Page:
Photography by: ©2016 Toni Avery

You may not know, but my dad was an Alfa Romeo collector and enthusiast for many years. He owned a variety of Alfa’s including a 1971 GTV 1750 he sold in 1999 when we moved into a new house. I never had the chance to drive the car, being that I was too young at the time, but I always loved the look and hoped to acquire my own one-day.

It just so happens that after a quick phone call, the man that purchased the car from my dad back in ’99 still owns and loves it. I jumped at the chance to drive one of my dad’s previously owned cars. After a long drive down to the South Bay, I was finally able to get behind the wheel and see just what it was my dad enjoyed so much about this car.

Starting the GTV is pretty simple, just a turn of the key and a little gas to get the engine going. The pedals are placed at the perfect angle and spacing for driving ease. Unlike some vintage cars I’ve driven, they are also light and have a fairly normal amount of travel. Once you get going, the car responds with precision, the wheel, original to the car while being quite large for my driving preference, goes where you point it and even without power steering the car is light enough that turning even from a stop isn’t too difficult. Even with a solid rear axle, the car is more fun to drive through turns than an IRS BMW 2002 tii I previously drove.

Shifting is also easy, while the location of the shifter may look odd, it practically just falls into your hand. The gearbox is smooth and precise with a slight notch going into first gear. The dog-leg fifth gear is easy to find while reverse takes some practice and even popped out on me while moving the car, which according to the owner is common. I loved the mechanical sound that came with each shift and each press of the accelerator. You could really hear everything you were doing to and with the car, this was helped by minimal sound insulation inside the GTV. The cacophony of mechanical noise inside didn’t bother me on our short drive, but it could be an issue for long distance trips. The exhaust wasn’t overtly noticeable over the mechanical engine noise, which is fine in my book because I’d rather hear this very cool engine sound flooding the interior.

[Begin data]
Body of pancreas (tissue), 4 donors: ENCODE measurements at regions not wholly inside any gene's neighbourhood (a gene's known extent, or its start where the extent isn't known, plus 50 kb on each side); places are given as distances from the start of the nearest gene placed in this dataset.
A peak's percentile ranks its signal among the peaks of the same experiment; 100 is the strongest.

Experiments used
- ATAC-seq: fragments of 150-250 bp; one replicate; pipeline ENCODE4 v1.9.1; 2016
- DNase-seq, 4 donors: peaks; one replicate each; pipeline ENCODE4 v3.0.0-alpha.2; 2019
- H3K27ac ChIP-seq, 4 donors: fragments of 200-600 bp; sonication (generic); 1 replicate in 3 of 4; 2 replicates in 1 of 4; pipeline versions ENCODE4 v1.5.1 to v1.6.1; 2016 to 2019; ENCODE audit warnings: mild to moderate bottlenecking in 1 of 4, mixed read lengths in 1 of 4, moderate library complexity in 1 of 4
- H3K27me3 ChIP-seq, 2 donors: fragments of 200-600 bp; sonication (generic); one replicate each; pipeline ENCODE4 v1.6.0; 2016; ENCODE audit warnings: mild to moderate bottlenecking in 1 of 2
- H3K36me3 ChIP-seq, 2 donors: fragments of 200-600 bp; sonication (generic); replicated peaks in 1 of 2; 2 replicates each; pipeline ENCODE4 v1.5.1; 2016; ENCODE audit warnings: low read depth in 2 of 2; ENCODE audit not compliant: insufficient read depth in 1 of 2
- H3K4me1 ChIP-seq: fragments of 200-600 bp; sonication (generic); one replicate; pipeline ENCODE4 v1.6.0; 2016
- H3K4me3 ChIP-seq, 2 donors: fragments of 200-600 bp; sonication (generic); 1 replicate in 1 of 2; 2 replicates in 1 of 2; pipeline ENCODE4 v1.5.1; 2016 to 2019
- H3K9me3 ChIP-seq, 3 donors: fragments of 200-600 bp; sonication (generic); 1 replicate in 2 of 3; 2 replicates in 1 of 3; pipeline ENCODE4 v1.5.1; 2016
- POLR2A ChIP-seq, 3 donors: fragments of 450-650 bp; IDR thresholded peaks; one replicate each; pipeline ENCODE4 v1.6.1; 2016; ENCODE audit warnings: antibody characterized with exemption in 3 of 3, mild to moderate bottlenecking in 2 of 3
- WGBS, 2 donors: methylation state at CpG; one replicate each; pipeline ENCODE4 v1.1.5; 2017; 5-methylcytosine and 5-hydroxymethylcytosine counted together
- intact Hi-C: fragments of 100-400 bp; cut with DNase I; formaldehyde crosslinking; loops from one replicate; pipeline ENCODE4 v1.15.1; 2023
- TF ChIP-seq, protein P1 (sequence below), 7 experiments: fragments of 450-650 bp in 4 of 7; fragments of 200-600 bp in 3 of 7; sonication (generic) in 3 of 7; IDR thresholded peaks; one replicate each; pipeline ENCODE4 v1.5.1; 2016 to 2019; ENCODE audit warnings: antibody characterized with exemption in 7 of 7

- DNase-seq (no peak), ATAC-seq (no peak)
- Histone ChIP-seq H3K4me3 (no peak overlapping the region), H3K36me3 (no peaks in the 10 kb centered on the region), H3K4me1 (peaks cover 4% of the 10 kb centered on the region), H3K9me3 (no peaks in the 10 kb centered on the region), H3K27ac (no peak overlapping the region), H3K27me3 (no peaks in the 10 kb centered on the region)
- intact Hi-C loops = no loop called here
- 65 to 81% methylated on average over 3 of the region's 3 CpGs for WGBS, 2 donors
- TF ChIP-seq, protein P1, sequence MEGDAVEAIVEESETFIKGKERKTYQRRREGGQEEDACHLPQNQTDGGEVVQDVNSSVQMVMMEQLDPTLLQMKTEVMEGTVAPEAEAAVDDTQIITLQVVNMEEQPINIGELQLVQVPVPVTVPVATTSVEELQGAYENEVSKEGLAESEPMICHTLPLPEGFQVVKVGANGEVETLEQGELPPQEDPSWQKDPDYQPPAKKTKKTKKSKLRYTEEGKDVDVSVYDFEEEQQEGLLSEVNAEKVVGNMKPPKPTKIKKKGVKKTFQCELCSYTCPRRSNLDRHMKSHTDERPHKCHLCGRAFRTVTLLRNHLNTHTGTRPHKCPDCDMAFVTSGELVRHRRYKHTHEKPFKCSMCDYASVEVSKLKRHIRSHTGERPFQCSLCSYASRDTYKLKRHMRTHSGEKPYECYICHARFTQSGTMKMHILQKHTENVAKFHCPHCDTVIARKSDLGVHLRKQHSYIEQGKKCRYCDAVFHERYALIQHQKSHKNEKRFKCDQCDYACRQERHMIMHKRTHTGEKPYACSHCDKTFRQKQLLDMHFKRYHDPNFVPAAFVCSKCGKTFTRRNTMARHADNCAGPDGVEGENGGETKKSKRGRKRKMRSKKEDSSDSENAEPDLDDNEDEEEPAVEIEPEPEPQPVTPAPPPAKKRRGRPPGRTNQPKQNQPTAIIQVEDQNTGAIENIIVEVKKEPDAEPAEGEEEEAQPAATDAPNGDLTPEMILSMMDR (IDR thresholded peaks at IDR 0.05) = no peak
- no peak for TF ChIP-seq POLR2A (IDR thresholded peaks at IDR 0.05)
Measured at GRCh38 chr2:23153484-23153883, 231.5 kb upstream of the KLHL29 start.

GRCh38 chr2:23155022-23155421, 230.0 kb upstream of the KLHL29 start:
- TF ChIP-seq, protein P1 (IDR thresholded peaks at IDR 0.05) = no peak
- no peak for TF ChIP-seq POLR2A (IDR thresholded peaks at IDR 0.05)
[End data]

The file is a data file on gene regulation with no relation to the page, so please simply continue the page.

You might have read my story on the Fiat 8V Zagato and how slowing down in that car was like an event that needed to be planned way ahead of time. The GTV is quite the opposite, thanks to disc brakes all around with drilled and ventilated discs at the front. In terms of go-power, the GTV has a decent amount of torque even while cruising and pressing down on the accelerator at low RPMs in a high gear. This motor is not high-revving with redline around 6000 RPM.

What I enjoyed most about driving the GTV was that I never had the opportunity to when my dad owned it and I was now finally able to experience what he did. It’s easy to see why he time trialed it with the Alfa club and why he owned it for as long as he did. Being that I was too young to drive by the time he sold it, it’s a treat that I’m finally able to experience one of the many Alfa’s he owned and loved.

1971 Alfa Romeo 1750 GTV specs:

Engine displacement – 1750 CC

Horsepower – 135 BHP @ 5500 RPM

Torque – 137 @ 2900 RPM

Transmission – five-speed

Since purchasing the car from my dad in 1999 Mr. O’Sullivan hasn’t made any major or significant changes to the car. He’s done what we can only hope, and that’s to enjoy it.

As far as modifications go, if the car were mine, the one I’d probably make would be a smaller in diameter steering wheel. This would make driving a bit more comfortable. I’d keep with the original look but just have the wheel possibly a half-inch to and inch smaller.

The BMW 2002 tii and the Alfa Romeo GTV 1750 are two cars on my list of possible future classics. After driving both, I can easily say that I’ll be looking for the perfect GTV to add to my collection.